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Life in the Early Days at Vidivollum

Time 0:04:39


I was born in a log house on the farm, back in the good old days in 1925 in the Minerva district near Gimli. When the Icelanders immigrated to Canada they were promised that this would be New Iceland. They could establish their own government, and keep their customs and traditions. When I went to school I didn’t speak English as the language in the district was almost pure Icelandic.

One old Icelandic custom is naming your farm by the first name of the owner and giving the farm a name. The farm my grandfather settled in 1897 was known as Vidivollum. It took them many years to clear the land and get established as farmers. It was very difficult to get things to market as there were really no roads as such only trails that were cleared. There was always a demand for cream and dairy products, but not whole milk because of the volume, and there was no refrigeration. It wasn’t until the railroad came in, that the dairy companies came out and offered producers the opportunity to ship whole milk to market by rail. My grandfather started to ship whole milk to Winnipeg in 1915. Because of the war, the debts of the 20s, the depression, and a ten year drought, it made it virtually impossible to make progress until after the second world war.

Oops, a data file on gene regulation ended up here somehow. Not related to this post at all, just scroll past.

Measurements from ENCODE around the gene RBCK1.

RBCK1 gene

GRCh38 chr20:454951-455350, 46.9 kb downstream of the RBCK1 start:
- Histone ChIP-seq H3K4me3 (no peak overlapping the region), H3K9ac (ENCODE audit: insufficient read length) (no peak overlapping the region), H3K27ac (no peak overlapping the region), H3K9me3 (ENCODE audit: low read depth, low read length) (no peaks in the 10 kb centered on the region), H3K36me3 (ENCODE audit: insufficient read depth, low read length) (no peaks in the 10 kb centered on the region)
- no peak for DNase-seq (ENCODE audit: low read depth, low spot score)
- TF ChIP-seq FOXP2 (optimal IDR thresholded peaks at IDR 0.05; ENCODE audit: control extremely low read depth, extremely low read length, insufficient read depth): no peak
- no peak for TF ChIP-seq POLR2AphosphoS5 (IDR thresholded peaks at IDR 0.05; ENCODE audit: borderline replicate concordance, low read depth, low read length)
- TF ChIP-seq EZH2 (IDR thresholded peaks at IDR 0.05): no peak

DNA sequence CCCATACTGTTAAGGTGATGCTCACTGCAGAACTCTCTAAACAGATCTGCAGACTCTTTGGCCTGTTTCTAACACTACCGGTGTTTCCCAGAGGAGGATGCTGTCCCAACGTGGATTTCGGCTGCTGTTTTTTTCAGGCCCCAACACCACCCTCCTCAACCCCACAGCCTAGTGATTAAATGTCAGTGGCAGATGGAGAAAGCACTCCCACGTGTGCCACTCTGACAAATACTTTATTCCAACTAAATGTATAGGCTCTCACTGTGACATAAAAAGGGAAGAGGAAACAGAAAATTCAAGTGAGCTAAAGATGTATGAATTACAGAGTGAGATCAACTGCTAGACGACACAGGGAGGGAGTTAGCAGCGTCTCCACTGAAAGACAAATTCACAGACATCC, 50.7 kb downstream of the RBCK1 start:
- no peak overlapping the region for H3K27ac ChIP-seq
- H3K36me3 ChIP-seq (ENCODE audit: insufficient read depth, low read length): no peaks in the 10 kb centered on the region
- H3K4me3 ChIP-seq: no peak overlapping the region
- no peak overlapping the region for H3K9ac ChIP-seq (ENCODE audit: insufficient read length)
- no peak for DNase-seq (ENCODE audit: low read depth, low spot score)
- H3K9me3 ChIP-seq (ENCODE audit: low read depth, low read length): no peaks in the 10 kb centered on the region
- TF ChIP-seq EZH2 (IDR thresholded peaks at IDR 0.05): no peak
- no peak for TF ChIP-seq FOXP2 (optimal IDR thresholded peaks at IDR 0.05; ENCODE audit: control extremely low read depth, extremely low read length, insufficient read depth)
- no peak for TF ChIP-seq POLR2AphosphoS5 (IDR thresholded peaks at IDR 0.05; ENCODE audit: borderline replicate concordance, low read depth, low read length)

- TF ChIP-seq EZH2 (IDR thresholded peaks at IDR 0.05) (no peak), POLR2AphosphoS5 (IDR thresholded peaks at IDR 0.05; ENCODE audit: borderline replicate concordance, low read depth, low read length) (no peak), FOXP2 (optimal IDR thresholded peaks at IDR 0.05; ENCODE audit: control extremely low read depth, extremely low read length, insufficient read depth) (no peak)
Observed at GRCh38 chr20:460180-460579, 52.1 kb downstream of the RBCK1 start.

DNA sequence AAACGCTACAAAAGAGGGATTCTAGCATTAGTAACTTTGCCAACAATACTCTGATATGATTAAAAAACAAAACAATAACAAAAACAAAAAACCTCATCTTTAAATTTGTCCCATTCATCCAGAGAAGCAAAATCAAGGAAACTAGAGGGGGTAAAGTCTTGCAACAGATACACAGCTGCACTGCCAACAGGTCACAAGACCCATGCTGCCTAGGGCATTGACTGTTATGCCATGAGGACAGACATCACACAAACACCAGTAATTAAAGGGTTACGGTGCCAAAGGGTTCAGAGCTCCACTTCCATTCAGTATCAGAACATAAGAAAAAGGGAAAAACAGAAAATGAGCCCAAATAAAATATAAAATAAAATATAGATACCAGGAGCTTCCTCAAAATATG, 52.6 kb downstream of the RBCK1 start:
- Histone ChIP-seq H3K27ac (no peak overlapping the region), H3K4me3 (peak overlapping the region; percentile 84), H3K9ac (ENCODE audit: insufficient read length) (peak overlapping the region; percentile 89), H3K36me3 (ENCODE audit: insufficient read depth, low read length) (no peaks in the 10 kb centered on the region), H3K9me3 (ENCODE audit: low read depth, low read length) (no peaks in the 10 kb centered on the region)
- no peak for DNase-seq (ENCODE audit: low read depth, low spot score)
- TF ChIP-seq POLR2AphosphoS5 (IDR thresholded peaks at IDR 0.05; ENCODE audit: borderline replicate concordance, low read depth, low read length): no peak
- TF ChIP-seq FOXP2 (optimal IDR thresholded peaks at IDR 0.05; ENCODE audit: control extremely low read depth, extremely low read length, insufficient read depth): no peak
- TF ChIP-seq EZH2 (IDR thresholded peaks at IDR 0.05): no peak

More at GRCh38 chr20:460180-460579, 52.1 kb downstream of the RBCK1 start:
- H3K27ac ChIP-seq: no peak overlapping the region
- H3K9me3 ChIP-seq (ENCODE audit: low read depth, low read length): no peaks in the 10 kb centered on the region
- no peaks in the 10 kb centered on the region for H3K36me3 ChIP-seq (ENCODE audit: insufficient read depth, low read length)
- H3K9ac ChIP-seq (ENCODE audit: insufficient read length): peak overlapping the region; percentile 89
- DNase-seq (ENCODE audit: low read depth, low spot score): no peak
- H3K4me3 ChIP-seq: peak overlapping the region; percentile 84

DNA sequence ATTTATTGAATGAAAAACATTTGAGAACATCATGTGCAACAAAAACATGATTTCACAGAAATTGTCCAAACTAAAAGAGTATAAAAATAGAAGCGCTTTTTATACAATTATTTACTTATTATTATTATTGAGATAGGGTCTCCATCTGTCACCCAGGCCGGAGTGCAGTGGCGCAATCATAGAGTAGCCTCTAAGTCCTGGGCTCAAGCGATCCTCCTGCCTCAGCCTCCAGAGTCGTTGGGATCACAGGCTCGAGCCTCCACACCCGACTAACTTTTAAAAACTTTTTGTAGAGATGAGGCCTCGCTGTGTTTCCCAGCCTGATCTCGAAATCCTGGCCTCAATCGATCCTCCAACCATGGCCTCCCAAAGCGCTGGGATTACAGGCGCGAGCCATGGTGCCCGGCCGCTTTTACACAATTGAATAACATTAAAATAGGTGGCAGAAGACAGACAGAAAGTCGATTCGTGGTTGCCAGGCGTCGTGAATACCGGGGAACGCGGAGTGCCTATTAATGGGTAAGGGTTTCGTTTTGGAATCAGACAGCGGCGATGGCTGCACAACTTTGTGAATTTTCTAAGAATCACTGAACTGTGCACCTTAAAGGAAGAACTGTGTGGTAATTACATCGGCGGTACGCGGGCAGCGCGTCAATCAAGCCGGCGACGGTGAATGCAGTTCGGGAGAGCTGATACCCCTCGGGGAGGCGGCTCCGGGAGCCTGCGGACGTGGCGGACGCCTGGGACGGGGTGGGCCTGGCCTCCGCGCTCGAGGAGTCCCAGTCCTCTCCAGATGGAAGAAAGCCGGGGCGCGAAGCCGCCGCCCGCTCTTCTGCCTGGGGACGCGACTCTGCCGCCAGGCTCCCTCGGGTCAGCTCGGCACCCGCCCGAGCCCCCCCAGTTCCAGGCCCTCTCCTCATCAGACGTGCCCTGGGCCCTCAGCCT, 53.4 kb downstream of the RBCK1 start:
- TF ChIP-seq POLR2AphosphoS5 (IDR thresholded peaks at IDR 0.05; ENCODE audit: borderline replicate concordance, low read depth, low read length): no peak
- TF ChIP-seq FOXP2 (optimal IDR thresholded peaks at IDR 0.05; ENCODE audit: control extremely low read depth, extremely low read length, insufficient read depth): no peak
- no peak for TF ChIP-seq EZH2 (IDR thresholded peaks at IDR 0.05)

At that time, I was very fortunate, I had made it to grade 9, but then I had to go out to make a buck. Going wages then on a farm or in town or on the lake was $15 month. I wanted to become a fisherman, but the fishing was so poor and the prices were so bad. Being the only boy, I had the opportunity to take over the family farm. In the early years, I bought registered stock, black and white dairy cattle, and was fortunate enough to become quite successful. Just because of being in the business, I became an official judge of dairy cattle. Through that, I went to other provinces, to South America, the United States.

About 15 years ago, I turned the farm over to my son and his wife. I bought some smaller properties not in use, cleared them, and established productive cultivated farmland out of it. I had better tools to do it, but it was just like my grandparents did so many years ago. I did it because I love to farm and I could because I still feel strong and healthy. I credit that to eating whole milk and lots of dairy products my whole life. My son is the fourth generation of farmers in the Narfason family. Actually, in two years it will be a century that my family has produced milk for the Winnipeg market.

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